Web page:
“I asked Gabriel what he knew about all this as it was very mysterious and he told me that he didn’t know very much, that he really couldn’t tell me all that much. The pamphlet appears to be a guide with instructions for a meditation to be done over many days; a meditation for 361 days, during which: “by using the 19:19 Crystal Matrix you begin to connect to your Higher Self through the luminous threads aligning your own archetypical matrix with the cosmic tree, thus synchronising Time, Prophecy and Magic”.”
“Apparently this meditation must be undertaken in the prescribed manner and order, which would take almost a year, to understand what’s going on there. Given that Gabriel had not done the meditation, he had nothing else to explain to me. But, I would say the 19:19 seems related to the way the Flower of Life is constructed [also in the pamphlet]. There are 19 steps in which this symbol appears which is one of those known as the Flower of Life worn as tattoos by so many and which is allegedly (I say this, as I have never seen it myself) a symbol that has been found in every continent in the world with the possible exception of Antarctica, dating to prehistory in every one of these places which suggests a prehistoric global civilisation.”
This is what I have learned. This is all that I know. It is a great mystery. I invite you [if you feel that way inclined] to check it out for yourself. There is a website: 19Matrix.org. You will find more information there.”
This narrative –an eight minute recording he produced in one sitting– seemed so clear to me that I decided to relay it more or less verbatim.
Before I go, I would like to leave you with some observations. For example, it is worth noting that construction works on the Temple of the Inscriptions commenced around the year 675 AD, during the rule of Pakal and that its creation was clearly intended to glorify the life and honour the death of this very interesting ruler of the the ancient kingdom of B’aakal.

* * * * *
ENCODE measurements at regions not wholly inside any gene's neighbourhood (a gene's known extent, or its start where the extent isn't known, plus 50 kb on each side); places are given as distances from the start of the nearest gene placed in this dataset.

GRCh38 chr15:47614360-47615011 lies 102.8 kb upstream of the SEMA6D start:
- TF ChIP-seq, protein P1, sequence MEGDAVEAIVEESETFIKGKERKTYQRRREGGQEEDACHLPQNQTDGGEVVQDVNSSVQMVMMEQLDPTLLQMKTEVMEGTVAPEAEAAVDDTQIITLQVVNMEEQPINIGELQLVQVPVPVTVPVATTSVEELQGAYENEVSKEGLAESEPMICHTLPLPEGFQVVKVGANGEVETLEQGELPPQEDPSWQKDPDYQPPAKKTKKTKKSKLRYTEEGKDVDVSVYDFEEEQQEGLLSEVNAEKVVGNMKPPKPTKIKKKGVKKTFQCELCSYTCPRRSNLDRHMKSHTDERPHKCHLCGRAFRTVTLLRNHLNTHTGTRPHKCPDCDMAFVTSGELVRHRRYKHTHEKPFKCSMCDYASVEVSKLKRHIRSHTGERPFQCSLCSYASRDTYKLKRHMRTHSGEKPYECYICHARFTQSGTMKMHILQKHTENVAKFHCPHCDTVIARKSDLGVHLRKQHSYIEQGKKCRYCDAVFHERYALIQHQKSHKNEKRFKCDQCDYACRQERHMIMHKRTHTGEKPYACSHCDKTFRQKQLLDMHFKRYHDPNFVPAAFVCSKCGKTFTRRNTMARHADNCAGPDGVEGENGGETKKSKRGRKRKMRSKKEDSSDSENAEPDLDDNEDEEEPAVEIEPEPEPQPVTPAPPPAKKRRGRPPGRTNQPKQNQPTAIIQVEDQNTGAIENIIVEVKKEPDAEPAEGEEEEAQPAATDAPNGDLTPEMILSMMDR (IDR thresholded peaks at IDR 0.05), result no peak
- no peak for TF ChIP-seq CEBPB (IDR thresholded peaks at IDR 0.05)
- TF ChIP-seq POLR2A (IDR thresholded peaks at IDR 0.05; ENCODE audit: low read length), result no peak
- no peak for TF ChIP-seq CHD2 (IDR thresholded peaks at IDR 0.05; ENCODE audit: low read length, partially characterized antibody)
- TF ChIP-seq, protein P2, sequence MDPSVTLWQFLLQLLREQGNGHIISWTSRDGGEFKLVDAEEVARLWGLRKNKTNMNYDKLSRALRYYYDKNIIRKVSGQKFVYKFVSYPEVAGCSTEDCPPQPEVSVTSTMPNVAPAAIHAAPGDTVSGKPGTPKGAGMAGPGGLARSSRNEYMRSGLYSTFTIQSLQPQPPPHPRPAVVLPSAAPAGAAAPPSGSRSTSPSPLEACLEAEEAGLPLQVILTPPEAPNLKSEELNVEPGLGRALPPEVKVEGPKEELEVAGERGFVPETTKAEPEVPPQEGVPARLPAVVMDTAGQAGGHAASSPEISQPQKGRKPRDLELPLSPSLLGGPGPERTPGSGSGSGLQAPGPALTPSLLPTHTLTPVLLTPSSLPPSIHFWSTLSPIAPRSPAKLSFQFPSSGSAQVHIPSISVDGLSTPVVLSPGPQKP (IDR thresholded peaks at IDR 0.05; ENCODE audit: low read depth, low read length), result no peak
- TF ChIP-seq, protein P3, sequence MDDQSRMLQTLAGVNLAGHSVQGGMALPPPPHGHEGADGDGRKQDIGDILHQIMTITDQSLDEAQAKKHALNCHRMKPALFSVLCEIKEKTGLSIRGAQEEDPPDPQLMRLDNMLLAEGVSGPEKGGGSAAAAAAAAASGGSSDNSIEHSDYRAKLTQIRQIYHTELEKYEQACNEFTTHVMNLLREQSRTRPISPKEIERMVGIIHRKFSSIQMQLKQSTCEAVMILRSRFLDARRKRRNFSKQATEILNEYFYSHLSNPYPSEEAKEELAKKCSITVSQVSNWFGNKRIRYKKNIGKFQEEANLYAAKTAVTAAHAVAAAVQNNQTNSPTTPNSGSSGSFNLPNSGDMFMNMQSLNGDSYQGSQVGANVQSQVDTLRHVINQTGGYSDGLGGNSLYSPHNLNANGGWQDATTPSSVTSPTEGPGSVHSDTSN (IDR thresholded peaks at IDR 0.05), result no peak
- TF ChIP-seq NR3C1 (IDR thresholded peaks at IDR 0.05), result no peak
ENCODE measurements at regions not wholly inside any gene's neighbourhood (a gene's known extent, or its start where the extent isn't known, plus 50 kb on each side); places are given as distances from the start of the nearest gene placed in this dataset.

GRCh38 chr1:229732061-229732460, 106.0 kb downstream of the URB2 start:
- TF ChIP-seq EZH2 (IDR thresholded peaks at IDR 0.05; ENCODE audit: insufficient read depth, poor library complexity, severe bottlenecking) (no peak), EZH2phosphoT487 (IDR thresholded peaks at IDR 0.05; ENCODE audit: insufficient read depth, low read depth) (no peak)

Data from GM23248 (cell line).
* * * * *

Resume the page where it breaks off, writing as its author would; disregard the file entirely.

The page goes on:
Similar destinations would see me continuing my journey with Eric as we coincided in San Cristóbal. Different directions would have led to a different outcome, but the continuity of our relationship made it possible for the transmission to be repeated once again.
Juan Francisco Uriarte is an Argentinian journalist. Since 2009 he has been in charge of the Foreign Policy section of Hoy Día Córdoba newspaper. As a columnist, Uriarte published several texts in critical gazette Deodoro; Dada Mini art magazine; chilean 60Watts online site, and the Cono Sur Le Monde Diplomatique edition, among others. After collaborating with different publishers, in 2012 Uriarte launched White Nights Books, where he was editorial director. In November 2014, after taking annual leave, he began to develop the journalistic project “Winged Words. Chronicles throughout Latin America”, check it here: www.palabrasaladas1.blogspot.com.
Check out Juan on ello: ello.co/juanfuriarte